I have discovered that laughter really can help to heal a wounded soul.  I am not sure why Laughter Yoga would be necessary or is actually more beneficial than just laughing on your own. The reason it might be beneficial is because you create laughter with others and you are allowing yourself time to be silly.  Sadly enough, we don’t take time to do things if we don’t make time for it…that could even include laughter. My vote is to forgo the the Laughter Yoga and play Twister instead! 

Brad Wilcox said, “Humor helps. Humor heals. In fact, many medical studies have linked laughter with better physical and mental health.  Such studies confirm the scripture that states, “A merry heart doeth good like a medicine” (Prov. 17:22). Humor allows us to view our lives in a more positive light, deal with personal conflicts and intolerance, and cope with trials and frustrations that might otherwise seem overwhelming. As we are told in Ecclesiastes, there is “a time to laugh” (Eccl. 3:4 ).”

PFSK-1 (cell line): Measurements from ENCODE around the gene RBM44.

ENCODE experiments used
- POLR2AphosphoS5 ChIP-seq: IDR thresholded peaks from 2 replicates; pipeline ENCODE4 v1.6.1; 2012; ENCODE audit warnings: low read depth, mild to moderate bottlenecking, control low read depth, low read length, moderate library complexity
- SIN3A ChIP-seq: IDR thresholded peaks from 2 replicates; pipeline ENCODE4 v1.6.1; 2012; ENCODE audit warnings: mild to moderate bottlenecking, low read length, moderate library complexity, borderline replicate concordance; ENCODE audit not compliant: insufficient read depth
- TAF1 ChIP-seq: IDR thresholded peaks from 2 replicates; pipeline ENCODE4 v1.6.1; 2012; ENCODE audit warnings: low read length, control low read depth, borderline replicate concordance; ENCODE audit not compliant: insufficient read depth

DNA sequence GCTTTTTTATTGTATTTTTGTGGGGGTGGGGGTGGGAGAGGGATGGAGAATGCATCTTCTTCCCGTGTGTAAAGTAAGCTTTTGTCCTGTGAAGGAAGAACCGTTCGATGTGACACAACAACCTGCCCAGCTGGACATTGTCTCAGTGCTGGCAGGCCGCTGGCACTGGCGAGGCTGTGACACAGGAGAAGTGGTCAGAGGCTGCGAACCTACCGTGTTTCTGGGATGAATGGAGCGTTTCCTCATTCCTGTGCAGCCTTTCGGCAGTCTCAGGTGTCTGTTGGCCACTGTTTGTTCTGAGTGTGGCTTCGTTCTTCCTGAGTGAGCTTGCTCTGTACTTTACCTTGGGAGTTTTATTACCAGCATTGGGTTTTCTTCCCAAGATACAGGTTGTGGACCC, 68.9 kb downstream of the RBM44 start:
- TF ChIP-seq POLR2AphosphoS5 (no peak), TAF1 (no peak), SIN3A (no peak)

We all encounter things that seem ugly, inconvenient, even unbearable. We change what we can, but sometimes we simply have to accept and cope with unpleasant circumstances. Humor can be a helpful coping tool.

After Art E. Berg was thrown from an automobile during a rollover just five weeks before his wedding date, his neck was broken, and at the age of 21 he was left a quadriplegic. Although his body no longer serves him as it once did and he is confined to a wheelchair, Brother Berg is far from being helpless and depressed. He has learned to depend upon the Spirit of the Lord and draw upon his own incredible will to overcome. He now lives a life full of service, activity, and accomplishment. What got him through? Among other things, Brother Berg says peace came from learning to laugh again, particularly with his family. He writes, “I am not sure I would have survived the emotional trauma of my injuries and the complications of my new life if it hadn’t been for the wit, chuckles, laughs, and good-natured humor of my wife and family.”